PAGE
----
Fast-flowing outlet glaciers currently drain the Greenland Ice Sheet (GIS), delivering ice, meltwater and debris to the fjords around Greenland. Although such glaciers strongly affect the ice sheet's mass balance, their glacimarine processes and associated products are still poorly understood. This study provides a detailed analysis of lithological and geophysical data from Disko Bay and the Vaigat Strait in central West Greenland. Disko Bay is strongly influenced by Jakobshavn Isbræ, Greenland's fastest-flowing glacier, which currently drains ∼7% of the ice sheet. Streamlined glacial landforms record the former flow of an expanded Jakobshavn Isbræ and adjacent GIS outlets through Disko Bay and the Vaigat Strait towards the continental shelf. Thirteen vibrocores contain a complex set of lithofacies including diamict, stratified mud, interbedded mud and sand, and bioturbated mud deposited by (1) suspension settling from meltwater plumes and the water column, (2) sediment gravity flows, and (3) iceberg rafting and ploughing. The importance of meltwater-related processes to glacimarine sedimentation in West Greenland fjords and bays is emphasised by the abundance of mud preserved in the cores. Radiocarbon dates constrain the position of the ice margin during deglaciation, and suggest that Jakobshavn Isbræ had retreated into central Disko Bay before 10.6 cal ka BP and to beyond Isfjeldsbanken by 7.6–7.1 cal ka BP. Sediment accumulation rates were up to 1.7 cm a −1 for ice-proximal glacimarine mud, and ∼0.007–0.05 cm a −1 for overlying distal sediments. In addition to elucidating the deglacial retreat history of Jakobshavn Isbræ, our findings show that the glacimarine sedimentary processes in West Greenland are similar to those in East Greenland, and that variability in such processes is more a function of time and glacier proximity than of geographic location and associated climatic regime.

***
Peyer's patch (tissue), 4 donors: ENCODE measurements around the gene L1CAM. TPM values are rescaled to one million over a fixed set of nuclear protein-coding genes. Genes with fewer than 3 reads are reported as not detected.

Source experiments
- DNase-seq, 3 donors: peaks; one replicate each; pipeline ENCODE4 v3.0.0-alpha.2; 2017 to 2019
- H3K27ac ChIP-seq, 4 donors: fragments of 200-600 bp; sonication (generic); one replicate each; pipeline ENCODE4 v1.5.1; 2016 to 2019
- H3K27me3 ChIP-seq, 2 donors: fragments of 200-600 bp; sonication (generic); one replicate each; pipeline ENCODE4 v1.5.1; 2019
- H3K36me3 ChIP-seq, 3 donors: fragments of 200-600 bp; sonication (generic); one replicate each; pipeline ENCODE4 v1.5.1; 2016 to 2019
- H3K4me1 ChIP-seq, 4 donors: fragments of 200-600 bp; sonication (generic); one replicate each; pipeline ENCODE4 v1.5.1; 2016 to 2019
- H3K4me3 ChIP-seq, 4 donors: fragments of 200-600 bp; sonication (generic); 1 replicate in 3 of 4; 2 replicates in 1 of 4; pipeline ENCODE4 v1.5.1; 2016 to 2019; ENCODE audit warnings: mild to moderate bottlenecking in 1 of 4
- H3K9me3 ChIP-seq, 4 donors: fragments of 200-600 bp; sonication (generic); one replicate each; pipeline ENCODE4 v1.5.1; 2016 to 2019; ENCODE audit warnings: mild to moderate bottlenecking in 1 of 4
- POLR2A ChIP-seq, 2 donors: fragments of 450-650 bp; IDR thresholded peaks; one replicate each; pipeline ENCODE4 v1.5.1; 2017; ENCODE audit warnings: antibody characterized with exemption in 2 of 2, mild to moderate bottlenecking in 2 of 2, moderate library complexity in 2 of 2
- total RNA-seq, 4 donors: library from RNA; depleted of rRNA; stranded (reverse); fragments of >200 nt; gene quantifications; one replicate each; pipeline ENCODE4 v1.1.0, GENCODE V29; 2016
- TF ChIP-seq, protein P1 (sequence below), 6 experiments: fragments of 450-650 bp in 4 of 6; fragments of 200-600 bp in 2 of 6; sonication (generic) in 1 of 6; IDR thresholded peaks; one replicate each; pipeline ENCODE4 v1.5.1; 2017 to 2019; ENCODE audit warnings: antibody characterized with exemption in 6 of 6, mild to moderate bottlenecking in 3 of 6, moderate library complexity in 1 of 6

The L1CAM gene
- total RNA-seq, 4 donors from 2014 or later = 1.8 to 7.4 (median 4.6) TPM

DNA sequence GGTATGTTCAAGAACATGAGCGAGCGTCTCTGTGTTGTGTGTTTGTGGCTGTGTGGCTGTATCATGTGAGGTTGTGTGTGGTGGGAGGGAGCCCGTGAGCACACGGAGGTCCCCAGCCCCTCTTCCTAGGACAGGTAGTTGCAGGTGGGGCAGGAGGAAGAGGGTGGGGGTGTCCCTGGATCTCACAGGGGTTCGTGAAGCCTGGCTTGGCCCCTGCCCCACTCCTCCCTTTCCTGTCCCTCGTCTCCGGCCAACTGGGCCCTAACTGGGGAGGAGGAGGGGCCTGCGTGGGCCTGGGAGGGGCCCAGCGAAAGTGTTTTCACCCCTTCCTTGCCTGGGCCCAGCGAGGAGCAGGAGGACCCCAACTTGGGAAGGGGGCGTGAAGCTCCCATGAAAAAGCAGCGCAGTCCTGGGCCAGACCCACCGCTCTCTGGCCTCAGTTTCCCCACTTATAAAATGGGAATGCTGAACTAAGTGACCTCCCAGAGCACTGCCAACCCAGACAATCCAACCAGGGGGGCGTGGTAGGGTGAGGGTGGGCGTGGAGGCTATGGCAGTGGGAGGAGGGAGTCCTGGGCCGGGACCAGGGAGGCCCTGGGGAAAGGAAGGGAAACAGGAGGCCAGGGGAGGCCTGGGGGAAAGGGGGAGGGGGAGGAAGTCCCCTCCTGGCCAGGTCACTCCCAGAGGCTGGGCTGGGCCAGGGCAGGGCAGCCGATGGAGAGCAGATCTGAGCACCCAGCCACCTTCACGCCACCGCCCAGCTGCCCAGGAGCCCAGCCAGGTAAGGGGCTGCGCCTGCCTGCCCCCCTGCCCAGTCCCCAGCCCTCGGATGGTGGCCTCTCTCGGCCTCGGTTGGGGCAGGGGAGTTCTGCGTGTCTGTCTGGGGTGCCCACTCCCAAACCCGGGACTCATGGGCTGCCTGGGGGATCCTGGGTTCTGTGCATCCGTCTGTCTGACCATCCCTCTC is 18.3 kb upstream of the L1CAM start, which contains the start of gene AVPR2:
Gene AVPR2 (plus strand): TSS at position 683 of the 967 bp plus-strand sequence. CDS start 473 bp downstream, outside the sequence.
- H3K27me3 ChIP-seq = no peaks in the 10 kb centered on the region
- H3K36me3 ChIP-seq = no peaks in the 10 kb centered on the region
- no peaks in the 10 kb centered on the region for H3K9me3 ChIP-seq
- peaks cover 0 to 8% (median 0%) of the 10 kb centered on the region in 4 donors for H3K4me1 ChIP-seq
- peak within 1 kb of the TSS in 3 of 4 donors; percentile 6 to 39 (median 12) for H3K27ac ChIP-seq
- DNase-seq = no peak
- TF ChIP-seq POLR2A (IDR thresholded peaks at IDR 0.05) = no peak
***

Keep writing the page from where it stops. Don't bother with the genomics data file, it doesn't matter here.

- Glacial geomorphology
- Tidewater glaciers
- Programme Area 3: Energy Resources